Drought worrying farmers

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The Island was today due to enter an absolute drought – a period of 15 consecutive days with no measurable rain – and the arid conditions are expected to last until at least early next week.

Dairy farmers are dipping into forage supplies to keep cows producing milk as grass is no longer growing, while arable farmers are having to turn to labour-intensive irrigation to water crops on a daily basis.

‘We’ve been in this situation before when we have gone 15 consecutive days without rain but the big difference this time is the high temperatures we have been experiencing for such a long time,’ Andrew Le Gallais, the chairman of Jersey Dairy, said. ‘This is making a fundamental difference in reducing grass growth at this time of the year when we want to see our cows outside grazing on fresh grass. Our cows are still outside but we are having to augment their diet with additional food, which is making life very challenging for dairy farmers.’

Farmers gather grass to turn into silage four to five times from late spring to early autumn to stockpile forage supplies for the winter when the Island’s herds go indoors. They also produce silage (fermented, high-moisture fodder) from maize and barley.

‘It is not ideal weather and we are in desperate need of some significant rainfall,’ dairy farmer Tom Perchard said. ‘We have been fortunate so far as we had plenty of forage left over from last year which we are feeding to our cows but I know some farmers who are already feeding their cattle forage from this year.’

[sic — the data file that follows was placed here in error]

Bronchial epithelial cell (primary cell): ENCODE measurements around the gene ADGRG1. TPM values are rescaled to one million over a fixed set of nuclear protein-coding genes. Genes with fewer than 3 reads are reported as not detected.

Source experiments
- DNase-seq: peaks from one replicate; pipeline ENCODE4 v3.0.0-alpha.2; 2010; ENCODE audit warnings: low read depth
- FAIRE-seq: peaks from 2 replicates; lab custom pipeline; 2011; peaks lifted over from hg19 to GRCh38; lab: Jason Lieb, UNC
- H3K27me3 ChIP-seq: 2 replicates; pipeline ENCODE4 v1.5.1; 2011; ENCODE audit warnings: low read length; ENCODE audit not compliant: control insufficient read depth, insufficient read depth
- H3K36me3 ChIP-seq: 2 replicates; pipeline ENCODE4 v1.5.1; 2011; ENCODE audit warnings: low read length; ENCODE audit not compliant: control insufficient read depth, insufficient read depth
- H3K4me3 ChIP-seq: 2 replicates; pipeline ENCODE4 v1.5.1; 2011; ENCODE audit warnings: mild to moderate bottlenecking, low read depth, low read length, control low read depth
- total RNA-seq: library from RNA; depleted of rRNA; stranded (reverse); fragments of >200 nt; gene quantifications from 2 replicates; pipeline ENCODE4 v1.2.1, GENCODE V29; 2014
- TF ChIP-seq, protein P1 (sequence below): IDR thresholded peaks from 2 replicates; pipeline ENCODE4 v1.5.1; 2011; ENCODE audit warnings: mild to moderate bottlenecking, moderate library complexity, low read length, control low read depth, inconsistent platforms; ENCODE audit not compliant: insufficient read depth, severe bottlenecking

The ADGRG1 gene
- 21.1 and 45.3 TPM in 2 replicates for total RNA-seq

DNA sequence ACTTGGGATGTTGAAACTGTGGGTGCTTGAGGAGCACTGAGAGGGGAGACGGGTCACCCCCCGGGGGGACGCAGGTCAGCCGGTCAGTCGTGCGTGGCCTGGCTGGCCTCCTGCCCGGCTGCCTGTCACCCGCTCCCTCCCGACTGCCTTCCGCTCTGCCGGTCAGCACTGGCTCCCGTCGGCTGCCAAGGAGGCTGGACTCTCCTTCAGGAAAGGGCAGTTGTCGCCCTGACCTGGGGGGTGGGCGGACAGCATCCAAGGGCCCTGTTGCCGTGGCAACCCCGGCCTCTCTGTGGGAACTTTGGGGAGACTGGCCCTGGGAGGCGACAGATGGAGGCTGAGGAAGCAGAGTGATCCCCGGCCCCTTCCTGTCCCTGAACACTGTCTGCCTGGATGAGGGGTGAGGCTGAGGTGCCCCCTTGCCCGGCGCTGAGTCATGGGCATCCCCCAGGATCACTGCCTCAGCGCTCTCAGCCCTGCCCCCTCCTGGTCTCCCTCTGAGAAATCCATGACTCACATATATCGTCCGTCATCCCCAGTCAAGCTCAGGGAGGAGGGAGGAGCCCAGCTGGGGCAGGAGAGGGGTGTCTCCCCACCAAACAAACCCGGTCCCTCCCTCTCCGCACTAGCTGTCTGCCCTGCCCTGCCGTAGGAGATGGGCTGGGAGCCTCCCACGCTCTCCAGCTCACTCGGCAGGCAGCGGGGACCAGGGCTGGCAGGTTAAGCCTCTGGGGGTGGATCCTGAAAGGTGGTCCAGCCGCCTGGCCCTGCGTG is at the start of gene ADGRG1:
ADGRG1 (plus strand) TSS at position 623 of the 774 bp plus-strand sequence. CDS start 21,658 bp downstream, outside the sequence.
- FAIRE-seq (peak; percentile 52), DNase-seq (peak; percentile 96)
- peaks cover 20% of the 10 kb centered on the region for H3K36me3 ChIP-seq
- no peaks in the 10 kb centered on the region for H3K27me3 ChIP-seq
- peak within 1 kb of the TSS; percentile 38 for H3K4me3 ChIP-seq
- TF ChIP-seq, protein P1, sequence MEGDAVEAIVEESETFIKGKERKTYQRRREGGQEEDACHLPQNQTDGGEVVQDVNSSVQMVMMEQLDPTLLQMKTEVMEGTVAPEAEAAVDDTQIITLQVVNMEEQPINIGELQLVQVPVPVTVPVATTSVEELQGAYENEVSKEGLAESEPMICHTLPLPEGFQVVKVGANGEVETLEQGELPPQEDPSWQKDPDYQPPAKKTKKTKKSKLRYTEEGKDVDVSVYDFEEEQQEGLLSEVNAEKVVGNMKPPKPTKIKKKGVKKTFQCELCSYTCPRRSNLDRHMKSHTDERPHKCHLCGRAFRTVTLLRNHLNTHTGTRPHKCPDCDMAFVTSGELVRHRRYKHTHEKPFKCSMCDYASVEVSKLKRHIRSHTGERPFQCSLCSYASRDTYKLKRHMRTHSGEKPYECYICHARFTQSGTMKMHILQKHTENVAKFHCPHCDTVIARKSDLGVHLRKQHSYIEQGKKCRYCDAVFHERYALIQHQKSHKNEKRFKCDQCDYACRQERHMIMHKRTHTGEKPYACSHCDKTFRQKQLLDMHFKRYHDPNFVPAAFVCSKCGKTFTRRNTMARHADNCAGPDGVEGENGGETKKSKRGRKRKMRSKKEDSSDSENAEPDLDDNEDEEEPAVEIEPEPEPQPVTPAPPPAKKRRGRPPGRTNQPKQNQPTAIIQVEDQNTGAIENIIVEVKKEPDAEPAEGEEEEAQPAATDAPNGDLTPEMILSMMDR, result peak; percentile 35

A high priority in the hot weather, he added, is to make sure cows have plenty of water so farmers are having to fill tankers more frequently to take out to their stock, in particular groups of heifers (young cows that are not yet producing milk) who stay out in the fields for months until they calve. Their diet is also having to be topped up with commercially-produced foodstuff while fresh grass is in such short supply.

Mr Le Gallais said unless the weather breaks soon milk production could dip, though dairy farmers are committed to maintaining the Island’s supplies.

‘From Jersey Dairy’s point of view milk production is on budget but it may dip if there is not enough rain soon to grow the grass enough,’ he said. ‘It is extremely challenging at the moment but our cows are being well fed and they are still outside.’

Asked if the extra costs would have to be passed on to the consumer he said it was too early to say.

The Island’s biggest vegetable grower Charlie Gallichan, who heads Woodside Farms, said that unless there was significant prolonged rainfall soon farmers would be in real trouble.

‘Things are really bad as we are having to water everything we can including onions, carrots, main-crop potatoes and tender stem broccoli,’ he said. ‘While we are just about okay at the moment the situation will become far more worrying if it does not rain soon.’

Farmers in the UK are also facing tough times as rivers dry up and water authorities impose hosepipe bans in areas where there has been little rainfall for two months.

The Island’s overall water capacity currently stands at 82 per cent or 120 days supply.

The UK Met Office is predicting the heatwave will continue into August. While their local counterparts were reluctant to commit that far ahead, they said it was unlikely that the local situation would change as drastically as farmers needed it to.

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